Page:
The great irony is that, after years of consistently refusing to fight on principle, politicians have discovered that they are both unprincipled and unpopular. Now, they are contemplating the unthinkable in Washington: Perhaps they have no choice but to try being principled in order to be popular. Yet, actual (as opposed to advertised) principle cannot be so easily produced in focus groups and political packaging.
Voters are clearly looking for an alternative. Democratic voters have done everything short of drugging and kidnapping Al Gore to get him to run. Why? Because he seems genuinely to believe in the environment — and that is one more principle than most of his likely opponents have.
Another indication is the surprising success of Ron Paul. Paul is an anti-war, libertarian Republican who is the rage among the outraged voters and could launch a credible third-party candidacy. Some of Paul’s views are outside of the mainstream, but those views do not appear to change with each poll.
Even for candidates who have been hardwired to avoid answering hard questions, it is not too late to try principle in politics. They would be well-served to look at the U.S. automobile industry of the 1970s. It had long taken for granted its lock on the market, dismissing the threat of foreign competitors. It built cars like the Ford Pinto that seemed to burst into flames when it struck a squirrel or hit a 5 mph cross wind. Detroit continued to produce cheap, low-quality products until the Japanese dominated the American market.
Our current politicians are the Ford Pintos of politics — they are built for smooth roads and accident-free driving. This election, however, may force some re-engineering to fit the new quality-oriented consumer.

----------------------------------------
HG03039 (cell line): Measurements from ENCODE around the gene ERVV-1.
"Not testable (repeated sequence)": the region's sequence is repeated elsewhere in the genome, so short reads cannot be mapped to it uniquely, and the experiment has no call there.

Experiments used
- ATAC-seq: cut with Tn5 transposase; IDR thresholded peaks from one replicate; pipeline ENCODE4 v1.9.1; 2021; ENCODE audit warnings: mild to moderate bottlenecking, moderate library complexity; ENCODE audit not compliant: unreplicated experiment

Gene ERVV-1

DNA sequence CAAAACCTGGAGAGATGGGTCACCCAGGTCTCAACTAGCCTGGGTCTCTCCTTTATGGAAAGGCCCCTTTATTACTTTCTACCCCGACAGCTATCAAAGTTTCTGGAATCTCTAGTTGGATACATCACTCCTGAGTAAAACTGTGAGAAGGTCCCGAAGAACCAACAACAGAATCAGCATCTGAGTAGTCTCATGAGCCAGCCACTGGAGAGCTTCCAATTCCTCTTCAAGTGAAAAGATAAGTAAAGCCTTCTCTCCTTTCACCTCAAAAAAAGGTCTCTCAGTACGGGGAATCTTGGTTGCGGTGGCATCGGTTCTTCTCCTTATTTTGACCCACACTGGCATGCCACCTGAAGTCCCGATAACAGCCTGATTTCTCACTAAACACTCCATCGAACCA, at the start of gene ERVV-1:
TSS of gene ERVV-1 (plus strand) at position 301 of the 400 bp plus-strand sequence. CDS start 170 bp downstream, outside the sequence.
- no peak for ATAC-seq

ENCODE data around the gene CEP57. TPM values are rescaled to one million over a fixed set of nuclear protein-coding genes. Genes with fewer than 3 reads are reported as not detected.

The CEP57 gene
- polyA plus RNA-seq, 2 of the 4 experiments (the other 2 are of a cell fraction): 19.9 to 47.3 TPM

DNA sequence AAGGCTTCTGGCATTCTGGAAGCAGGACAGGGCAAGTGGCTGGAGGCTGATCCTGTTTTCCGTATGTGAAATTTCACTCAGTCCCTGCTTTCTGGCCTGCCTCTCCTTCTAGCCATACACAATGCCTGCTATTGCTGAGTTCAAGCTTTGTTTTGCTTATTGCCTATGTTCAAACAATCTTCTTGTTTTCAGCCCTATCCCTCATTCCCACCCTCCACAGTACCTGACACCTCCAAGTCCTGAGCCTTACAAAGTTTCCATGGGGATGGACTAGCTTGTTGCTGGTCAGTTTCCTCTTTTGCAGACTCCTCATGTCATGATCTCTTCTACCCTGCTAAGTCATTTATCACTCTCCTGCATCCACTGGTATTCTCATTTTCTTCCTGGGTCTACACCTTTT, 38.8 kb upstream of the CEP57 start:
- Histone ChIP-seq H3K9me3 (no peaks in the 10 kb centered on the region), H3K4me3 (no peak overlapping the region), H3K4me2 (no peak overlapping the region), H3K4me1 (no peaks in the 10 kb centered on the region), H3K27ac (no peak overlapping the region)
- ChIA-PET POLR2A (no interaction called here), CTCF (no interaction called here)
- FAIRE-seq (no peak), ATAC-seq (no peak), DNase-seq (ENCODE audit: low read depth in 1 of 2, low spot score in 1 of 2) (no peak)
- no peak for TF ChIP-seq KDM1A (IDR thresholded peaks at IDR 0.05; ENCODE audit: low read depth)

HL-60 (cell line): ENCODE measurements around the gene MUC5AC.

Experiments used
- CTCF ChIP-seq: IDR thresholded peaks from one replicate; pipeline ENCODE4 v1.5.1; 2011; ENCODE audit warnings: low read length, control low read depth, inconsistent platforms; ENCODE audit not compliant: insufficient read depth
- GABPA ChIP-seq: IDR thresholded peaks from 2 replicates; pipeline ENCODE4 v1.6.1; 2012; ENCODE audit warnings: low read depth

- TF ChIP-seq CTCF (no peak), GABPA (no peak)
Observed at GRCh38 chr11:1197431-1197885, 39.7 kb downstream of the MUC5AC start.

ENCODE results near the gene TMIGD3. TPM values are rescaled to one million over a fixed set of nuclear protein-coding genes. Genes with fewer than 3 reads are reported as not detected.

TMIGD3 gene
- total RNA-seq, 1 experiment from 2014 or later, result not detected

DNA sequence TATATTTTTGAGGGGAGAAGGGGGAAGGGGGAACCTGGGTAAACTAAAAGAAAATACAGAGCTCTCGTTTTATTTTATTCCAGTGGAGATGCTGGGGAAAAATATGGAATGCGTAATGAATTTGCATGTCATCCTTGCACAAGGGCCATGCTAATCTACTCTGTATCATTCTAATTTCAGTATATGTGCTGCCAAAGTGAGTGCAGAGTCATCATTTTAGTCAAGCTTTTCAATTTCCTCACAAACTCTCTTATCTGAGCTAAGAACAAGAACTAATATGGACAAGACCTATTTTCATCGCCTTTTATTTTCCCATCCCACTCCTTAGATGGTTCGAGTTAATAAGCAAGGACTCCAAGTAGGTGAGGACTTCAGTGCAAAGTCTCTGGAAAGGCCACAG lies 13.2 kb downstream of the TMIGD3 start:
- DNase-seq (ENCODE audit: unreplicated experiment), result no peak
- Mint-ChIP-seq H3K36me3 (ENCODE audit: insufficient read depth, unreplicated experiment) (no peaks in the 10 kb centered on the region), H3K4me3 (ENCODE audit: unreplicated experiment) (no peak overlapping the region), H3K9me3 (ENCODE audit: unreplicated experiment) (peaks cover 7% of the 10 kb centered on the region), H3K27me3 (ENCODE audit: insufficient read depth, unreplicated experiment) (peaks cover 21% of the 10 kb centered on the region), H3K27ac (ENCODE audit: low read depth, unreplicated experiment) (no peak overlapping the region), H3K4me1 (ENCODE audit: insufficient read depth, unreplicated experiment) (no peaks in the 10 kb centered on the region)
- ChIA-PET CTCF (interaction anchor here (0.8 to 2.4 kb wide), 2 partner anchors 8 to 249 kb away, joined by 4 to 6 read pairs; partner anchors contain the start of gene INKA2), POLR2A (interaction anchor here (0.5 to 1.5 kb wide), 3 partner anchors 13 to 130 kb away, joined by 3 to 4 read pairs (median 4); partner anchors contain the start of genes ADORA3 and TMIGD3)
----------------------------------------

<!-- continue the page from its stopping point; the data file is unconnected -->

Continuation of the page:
There is an easy road test for a voter looking for principled politicians and not just a shiny principled exterior: If they have changed their views in the past 10 years on major moral or political issues such as abortion, war or gay rights, they are probably not as principled as their pitch. Of course, if one cannot find an honest politician this election, an honestly dishonest one might do. For those candidates willing to admit that they caved in to pro-war pressures or failed to inquire about widespread reports of torture or other crimes, some compensation can be made.
So here’s one New Year’s resolution worth making: Vote for someone with proven principles, perhaps even a few that you do not necessarily believe in.
Of course, there will be those who will again argue that you need to be pragmatic and select “a winner.” For once, don’t be pragmatic, be right — and perhaps we can show that popularity is only found on the side of principle.
Jonathan Turley is the Shapiro Professor of Public Interest Law at George Washington University and a member of USA TODAY’s board of contributors.
USA Today: January 3, 2008